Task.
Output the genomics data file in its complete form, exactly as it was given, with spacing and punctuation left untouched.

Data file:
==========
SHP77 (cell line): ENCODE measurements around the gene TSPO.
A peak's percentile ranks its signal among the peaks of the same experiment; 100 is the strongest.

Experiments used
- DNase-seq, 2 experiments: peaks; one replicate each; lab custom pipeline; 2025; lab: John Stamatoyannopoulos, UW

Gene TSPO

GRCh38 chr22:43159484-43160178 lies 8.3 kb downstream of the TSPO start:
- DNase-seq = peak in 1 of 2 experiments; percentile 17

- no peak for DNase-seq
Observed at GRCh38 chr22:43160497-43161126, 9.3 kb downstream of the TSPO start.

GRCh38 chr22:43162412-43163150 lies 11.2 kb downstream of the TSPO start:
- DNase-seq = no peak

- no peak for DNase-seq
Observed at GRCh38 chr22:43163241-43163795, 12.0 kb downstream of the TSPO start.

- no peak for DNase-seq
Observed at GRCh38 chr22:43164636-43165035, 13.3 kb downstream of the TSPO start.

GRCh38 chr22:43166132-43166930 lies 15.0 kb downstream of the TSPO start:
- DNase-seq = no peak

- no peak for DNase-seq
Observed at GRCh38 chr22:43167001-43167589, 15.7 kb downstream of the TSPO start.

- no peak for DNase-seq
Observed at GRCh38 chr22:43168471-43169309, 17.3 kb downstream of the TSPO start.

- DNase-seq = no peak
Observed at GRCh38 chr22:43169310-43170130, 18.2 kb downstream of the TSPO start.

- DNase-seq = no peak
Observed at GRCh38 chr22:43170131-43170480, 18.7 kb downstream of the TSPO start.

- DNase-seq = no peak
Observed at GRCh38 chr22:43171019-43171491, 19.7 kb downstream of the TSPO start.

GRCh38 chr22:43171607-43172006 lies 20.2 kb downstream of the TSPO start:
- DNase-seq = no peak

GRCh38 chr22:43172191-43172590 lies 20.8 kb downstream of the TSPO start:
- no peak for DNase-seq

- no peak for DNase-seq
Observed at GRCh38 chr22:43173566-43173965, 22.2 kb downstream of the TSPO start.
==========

SHP77 (cell line): ENCODE measurements around the gene TSPO.
A peak's percentile ranks its signal among the peaks of the same experiment; 100 is the strongest.

Experiments used
- DNase-seq, 2 experiments: peaks; one replicate each; lab custom pipeline; 2025; lab: John Stamatoyannopoulos, UW

Gene TSPO

GRCh38 chr22:43159484-43160178 lies 8.3 kb downstream of the TSPO start:
- DNase-seq = peak in 1 of 2 experiments; percentile 17

- no peak for DNase-seq
Observed at GRCh38 chr22:43160497-43161126, 9.3 kb downstream of the TSPO start.

GRCh38 chr22:43162412-43163150 lies 11.2 kb downstream of the TSPO start:
- DNase-seq = no peak

- no peak for DNase-seq
Observed at GRCh38 chr22:43163241-43163795, 12.0 kb downstream of the TSPO start.

- no peak for DNase-seq
Observed at GRCh38 chr22:43164636-43165035, 13.3 kb downstream of the TSPO start.

GRCh38 chr22:43166132-43166930 lies 15.0 kb downstream of the TSPO start:
- DNase-seq = no peak

- no peak for DNase-seq
Observed at GRCh38 chr22:43167001-43167589, 15.7 kb downstream of the TSPO start.

- no peak for DNase-seq
Observed at GRCh38 chr22:43168471-43169309, 17.3 kb downstream of the TSPO start.

- DNase-seq = no peak
Observed at GRCh38 chr22:43169310-43170130, 18.2 kb downstream of the TSPO start.

- DNase-seq = no peak
Observed at GRCh38 chr22:43170131-43170480, 18.7 kb downstream of the TSPO start.

- DNase-seq = no peak
Observed at GRCh38 chr22:43171019-43171491, 19.7 kb downstream of the TSPO start.

GRCh38 chr22:43171607-43172006 lies 20.2 kb downstream of the TSPO start:
- DNase-seq = no peak

GRCh38 chr22:43172191-43172590 lies 20.8 kb downstream of the TSPO start:
- no peak for DNase-seq

- no peak for DNase-seq
Observed at GRCh38 chr22:43173566-43173965, 22.2 kb downstream of the TSPO start.